background_fid.jpg
Connecting Alaska to the World And the World to Alaska
Play Live Radio
Next Up:
0:00
0:00
Available On Air Stations

Man charged with threatening to kill Alaska’s senators pleads not guilty

112321-USvJohnsonindictment
KUAC screenshot
/
The U.S. District Court indicted Jay Allen Johnson one week ago on six counts related to threats he left on the voicemail accounts of Sens. Lisa Murkowski and Dan Sullivan earlier this year.

Defense attorney seeks plea deal with federal prosecutor

A Delta Junction man has pleaded not guilty to federal charges of threatening to kill Alaska’s two U.S. senators.

Jay Allen Johnson’s lawyer entered his client’s not-guilty plea during Monday’s telephonic arraignment. And attorney Jason Weiner also said he’s also asked the federal prosecutor to consider a plea deal.

Weiner says prosecutor Ryan Tansey told him he couldn’t offer a deal right now, because he needs to do some further consultation. Weiner told Johnson that he wants to see what kind of deal the prosecution may come up with over the next 45 days, while both sides prepare their cases for trial.

Weiner didn’t return phone calls and emails Monday asking for further comment.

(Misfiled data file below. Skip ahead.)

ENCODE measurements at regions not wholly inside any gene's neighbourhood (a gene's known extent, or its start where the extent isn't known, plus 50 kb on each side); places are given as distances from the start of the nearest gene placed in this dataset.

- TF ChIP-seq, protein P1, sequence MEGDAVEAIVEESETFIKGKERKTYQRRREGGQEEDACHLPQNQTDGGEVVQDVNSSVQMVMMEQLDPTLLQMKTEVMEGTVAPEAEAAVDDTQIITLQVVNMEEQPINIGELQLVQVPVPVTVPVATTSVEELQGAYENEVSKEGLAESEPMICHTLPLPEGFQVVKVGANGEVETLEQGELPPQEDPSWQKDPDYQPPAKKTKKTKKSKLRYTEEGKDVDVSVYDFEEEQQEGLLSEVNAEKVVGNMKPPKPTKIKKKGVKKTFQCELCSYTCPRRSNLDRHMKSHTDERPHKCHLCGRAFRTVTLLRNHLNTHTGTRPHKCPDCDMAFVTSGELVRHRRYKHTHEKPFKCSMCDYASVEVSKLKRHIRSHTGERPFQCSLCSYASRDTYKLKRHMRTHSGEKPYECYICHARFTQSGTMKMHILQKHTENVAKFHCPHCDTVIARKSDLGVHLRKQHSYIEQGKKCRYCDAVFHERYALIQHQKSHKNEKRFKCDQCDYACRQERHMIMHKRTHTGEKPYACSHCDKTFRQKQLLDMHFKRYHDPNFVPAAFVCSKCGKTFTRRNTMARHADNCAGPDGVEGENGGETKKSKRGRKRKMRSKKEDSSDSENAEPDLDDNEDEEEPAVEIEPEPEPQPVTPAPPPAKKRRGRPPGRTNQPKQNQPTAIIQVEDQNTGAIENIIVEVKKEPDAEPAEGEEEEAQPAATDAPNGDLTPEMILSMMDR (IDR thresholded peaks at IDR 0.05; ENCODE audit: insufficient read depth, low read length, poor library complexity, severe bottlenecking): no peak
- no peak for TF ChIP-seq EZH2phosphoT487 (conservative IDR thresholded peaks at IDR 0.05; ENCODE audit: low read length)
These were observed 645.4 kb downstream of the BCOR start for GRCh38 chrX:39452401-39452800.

Also during Monday’s arraignment, U.S. Magistrate Judge Scott Oravec read aloud six counts against Johnson that a grand jury handed down last week. They include two counts of threatening to assault and murder a federal official – in this case, Sens. Lisa Murkowski and Dan Sullivan – with intent to intimidate or impede the senators from carrying out their official duties and to retaliate against them for doing those duties.

Johnson also is accused of threatening to destroy or damage property owned by Murkowski, and using a telephone to make those threats.

Tansey, the prosecutor, told the court that Johnson could if convicted be sentenced to a total of up to 50 years in prison and up to $1.5 million in fines.

He’d also have to forfeit seven firearms that FBI agents confiscated last month during a raid on his home in Delta Junction. The guns were seized because Johnson is a felon who was convicted five years ago of drunken-driving after more than two previous DUI convictions, and he wasn’t allowed to own or have access to guns.

Oravec told Johnson that he’ll continue to be held at Fairbanks Correctional Center, where he’s been jailed since FBI agents arrested him on Oct. 4 after investigators determined he’d left a total of 17 threatening messages on the two senators’ voicemail accounts.

The judge also told Johnson that barring a plea deal, the case will go to trial, though it’s not yet been scheduled. When and if it is, he said a new judge will be presiding – that’s Ralph Beistline, a senior U.S. District Judge for Alaska.